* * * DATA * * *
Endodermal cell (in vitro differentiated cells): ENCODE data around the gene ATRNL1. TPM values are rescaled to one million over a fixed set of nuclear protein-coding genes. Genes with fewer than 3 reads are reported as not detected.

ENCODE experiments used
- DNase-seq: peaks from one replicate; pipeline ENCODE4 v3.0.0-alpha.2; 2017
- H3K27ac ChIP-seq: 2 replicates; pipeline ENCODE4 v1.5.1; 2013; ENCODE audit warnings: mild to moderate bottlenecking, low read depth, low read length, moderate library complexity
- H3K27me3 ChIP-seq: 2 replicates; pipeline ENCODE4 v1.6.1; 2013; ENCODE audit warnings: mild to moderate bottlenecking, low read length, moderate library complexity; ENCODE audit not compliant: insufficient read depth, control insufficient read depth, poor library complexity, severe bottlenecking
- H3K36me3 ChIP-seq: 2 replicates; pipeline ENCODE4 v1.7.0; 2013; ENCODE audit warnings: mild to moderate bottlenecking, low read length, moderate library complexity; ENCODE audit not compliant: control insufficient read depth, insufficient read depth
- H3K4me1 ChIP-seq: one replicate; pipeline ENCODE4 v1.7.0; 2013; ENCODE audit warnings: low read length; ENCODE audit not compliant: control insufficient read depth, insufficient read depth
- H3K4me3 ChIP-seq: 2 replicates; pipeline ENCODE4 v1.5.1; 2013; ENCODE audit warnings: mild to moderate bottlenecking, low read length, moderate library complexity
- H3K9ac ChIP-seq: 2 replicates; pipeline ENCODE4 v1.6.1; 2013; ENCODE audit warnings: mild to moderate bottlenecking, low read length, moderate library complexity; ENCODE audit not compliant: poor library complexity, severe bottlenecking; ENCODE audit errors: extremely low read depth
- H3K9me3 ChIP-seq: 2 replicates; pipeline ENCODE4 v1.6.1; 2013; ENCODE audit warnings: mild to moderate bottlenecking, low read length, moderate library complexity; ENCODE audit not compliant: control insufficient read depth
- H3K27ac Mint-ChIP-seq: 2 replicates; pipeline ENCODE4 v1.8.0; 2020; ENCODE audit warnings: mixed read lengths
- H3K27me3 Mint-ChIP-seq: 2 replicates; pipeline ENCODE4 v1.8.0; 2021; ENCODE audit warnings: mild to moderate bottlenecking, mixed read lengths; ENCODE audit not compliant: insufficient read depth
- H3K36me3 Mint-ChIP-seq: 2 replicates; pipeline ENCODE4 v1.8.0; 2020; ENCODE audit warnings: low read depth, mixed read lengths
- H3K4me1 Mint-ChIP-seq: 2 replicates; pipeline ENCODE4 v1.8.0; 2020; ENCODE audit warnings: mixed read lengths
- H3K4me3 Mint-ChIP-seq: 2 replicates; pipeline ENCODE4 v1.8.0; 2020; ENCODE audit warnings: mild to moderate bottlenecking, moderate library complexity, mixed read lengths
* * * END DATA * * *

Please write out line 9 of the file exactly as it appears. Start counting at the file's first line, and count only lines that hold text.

- H3K9ac ChIP-seq: 2 replicates; pipeline ENCODE4 v1.6.1; 2013; ENCODE audit warnings: mild to moderate bottlenecking, low read length, moderate library complexity; ENCODE audit not compliant: poor library complexity, severe bottlenecking; ENCODE audit errors: extremely low read depth